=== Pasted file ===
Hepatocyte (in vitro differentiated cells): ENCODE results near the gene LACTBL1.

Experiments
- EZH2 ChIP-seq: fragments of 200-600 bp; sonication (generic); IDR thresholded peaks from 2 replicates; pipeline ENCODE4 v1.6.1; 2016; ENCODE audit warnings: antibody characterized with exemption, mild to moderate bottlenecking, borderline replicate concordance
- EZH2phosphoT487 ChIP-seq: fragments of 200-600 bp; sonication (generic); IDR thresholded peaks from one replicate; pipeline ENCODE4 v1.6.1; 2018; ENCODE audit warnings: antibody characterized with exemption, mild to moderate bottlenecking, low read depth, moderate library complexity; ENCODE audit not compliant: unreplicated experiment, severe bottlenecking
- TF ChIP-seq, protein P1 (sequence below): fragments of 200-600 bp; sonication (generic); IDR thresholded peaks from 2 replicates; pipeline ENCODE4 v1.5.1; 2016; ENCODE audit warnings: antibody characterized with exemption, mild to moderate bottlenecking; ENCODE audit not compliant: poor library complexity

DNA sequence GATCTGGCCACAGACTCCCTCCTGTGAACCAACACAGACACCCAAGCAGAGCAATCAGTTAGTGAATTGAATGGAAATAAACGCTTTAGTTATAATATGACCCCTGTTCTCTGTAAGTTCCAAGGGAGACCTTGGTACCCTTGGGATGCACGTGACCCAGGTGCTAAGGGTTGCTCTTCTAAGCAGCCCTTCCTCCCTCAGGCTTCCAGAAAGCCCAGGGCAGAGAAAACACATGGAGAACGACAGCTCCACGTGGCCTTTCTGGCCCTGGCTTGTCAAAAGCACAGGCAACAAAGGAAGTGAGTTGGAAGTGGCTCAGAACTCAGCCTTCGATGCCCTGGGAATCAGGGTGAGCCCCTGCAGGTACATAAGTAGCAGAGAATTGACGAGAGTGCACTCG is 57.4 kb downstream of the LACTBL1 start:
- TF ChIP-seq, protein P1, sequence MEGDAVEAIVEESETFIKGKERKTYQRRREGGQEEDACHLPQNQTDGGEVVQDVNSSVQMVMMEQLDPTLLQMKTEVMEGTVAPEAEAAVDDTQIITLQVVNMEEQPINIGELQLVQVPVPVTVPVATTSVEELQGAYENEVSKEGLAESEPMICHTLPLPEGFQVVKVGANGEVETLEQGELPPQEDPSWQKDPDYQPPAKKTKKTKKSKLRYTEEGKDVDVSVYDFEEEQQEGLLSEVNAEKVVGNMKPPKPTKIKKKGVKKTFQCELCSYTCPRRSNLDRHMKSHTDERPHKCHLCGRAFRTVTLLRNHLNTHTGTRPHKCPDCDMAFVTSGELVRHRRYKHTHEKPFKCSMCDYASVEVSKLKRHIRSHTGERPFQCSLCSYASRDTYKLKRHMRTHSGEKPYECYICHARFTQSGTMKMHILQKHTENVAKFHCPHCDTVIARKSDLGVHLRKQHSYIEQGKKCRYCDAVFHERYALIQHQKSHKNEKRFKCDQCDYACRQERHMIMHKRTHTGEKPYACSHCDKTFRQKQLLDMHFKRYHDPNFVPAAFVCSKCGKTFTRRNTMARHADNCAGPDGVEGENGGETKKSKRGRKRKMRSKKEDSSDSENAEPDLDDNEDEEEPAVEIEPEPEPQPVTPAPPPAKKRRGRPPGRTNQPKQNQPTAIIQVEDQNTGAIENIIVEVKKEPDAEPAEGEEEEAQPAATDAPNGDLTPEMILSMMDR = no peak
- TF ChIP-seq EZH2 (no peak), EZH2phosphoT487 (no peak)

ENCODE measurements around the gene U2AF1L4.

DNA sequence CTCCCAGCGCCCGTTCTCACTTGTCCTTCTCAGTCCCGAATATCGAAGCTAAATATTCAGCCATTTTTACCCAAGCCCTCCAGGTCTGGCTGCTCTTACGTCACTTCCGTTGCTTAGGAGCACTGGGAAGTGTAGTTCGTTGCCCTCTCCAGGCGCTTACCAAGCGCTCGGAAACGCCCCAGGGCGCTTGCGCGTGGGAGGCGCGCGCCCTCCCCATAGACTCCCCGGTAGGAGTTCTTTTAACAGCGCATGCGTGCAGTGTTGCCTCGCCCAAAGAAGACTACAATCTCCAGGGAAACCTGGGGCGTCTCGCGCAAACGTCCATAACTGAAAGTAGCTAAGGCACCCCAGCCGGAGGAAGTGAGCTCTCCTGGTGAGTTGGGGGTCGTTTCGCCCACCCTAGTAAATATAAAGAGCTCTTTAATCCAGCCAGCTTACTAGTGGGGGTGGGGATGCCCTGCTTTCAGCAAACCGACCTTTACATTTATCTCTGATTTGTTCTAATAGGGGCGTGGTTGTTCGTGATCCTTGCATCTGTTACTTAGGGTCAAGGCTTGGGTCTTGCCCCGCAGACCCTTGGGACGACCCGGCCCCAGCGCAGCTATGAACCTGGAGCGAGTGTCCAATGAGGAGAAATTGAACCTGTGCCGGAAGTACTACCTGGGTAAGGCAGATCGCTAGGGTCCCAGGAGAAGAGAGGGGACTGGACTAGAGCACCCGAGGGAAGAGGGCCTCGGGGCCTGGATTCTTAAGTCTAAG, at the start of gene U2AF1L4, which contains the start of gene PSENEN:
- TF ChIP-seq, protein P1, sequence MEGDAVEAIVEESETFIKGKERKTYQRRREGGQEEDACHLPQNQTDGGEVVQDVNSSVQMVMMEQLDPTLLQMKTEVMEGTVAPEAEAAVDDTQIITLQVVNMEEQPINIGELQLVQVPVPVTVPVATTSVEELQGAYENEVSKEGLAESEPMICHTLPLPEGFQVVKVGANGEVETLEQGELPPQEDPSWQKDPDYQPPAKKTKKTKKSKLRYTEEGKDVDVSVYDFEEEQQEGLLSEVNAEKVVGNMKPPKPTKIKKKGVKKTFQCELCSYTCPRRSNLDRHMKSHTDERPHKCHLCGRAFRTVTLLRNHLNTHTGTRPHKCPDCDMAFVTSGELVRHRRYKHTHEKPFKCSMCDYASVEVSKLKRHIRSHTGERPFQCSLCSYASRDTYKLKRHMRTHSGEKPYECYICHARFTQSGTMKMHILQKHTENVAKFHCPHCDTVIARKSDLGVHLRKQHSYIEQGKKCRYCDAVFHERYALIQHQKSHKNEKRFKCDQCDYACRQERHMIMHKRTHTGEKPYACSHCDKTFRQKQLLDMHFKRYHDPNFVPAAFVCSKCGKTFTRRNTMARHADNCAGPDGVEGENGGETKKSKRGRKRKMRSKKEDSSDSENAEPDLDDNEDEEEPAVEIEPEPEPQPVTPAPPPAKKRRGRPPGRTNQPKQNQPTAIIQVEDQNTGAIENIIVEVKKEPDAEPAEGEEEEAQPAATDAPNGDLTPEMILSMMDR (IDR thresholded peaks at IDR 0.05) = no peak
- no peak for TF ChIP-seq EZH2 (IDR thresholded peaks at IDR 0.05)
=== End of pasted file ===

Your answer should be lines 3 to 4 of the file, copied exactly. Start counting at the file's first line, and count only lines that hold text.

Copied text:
- EZH2 ChIP-seq: fragments of 200-600 bp; sonication (generic); IDR thresholded peaks from 2 replicates; pipeline ENCODE4 v1.6.1; 2016; ENCODE audit warnings: antibody characterized with exemption, mild to moderate bottlenecking, borderline replicate concordance
- EZH2phosphoT487 ChIP-seq: fragments of 200-600 bp; sonication (generic); IDR thresholded peaks from one replicate; pipeline ENCODE4 v1.6.1; 2018; ENCODE audit warnings: antibody characterized with exemption, mild to moderate bottlenecking, low read depth, moderate library complexity; ENCODE audit not compliant: unreplicated experiment, severe bottlenecking